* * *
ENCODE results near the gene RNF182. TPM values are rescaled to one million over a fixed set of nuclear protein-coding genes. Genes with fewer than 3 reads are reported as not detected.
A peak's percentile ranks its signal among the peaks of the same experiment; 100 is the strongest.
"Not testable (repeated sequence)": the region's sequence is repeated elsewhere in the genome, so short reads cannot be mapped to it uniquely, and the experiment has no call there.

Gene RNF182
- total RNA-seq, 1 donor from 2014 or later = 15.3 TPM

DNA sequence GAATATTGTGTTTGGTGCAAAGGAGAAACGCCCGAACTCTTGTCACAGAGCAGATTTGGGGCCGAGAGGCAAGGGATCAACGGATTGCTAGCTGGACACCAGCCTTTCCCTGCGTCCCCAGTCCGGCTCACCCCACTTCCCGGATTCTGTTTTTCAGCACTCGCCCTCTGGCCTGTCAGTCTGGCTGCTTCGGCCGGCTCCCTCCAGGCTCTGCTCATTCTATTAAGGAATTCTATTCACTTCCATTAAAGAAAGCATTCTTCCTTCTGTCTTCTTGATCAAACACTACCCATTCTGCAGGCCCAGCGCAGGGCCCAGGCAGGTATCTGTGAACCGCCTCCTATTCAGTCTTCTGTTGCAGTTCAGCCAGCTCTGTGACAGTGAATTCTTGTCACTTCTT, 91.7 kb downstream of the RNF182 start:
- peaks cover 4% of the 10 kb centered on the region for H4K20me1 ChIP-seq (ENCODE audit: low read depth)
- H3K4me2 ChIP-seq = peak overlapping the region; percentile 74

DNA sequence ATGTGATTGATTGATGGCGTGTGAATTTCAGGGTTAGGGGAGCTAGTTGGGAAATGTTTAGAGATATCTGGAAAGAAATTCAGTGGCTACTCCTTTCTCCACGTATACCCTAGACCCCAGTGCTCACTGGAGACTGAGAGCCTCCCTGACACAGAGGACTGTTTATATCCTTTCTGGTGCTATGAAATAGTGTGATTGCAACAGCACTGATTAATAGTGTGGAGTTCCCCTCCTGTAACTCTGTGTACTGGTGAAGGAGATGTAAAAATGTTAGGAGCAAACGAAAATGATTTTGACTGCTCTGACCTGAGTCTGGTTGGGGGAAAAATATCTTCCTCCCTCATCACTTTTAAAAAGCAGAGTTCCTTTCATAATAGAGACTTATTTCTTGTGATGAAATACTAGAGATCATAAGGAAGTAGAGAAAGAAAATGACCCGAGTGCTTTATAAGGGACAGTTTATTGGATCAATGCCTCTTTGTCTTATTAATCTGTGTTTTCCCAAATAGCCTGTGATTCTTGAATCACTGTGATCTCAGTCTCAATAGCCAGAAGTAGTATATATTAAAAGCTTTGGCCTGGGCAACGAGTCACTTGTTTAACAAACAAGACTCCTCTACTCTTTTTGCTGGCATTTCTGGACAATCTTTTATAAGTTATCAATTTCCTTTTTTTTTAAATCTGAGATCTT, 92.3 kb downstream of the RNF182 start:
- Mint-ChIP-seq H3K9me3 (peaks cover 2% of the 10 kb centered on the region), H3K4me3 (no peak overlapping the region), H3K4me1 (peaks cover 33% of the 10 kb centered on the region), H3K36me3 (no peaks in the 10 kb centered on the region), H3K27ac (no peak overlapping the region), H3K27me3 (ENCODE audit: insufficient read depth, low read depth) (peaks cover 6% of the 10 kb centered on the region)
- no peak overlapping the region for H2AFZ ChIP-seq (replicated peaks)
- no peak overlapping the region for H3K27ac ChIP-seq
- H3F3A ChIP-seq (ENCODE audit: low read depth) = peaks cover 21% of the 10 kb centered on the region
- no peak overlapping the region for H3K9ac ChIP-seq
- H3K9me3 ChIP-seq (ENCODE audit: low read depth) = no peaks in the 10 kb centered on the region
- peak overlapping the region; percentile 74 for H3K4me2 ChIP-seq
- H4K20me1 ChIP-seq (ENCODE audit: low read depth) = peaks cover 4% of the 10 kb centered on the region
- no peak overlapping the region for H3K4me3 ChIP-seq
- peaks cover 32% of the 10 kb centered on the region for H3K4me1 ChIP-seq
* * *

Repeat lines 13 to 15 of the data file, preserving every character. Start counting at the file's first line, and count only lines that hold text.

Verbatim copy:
- H3F3A ChIP-seq (ENCODE audit: low read depth) = peaks cover 21% of the 10 kb centered on the region
- no peak overlapping the region for H3K9ac ChIP-seq
- H3K9me3 ChIP-seq (ENCODE audit: low read depth) = no peaks in the 10 kb centered on the region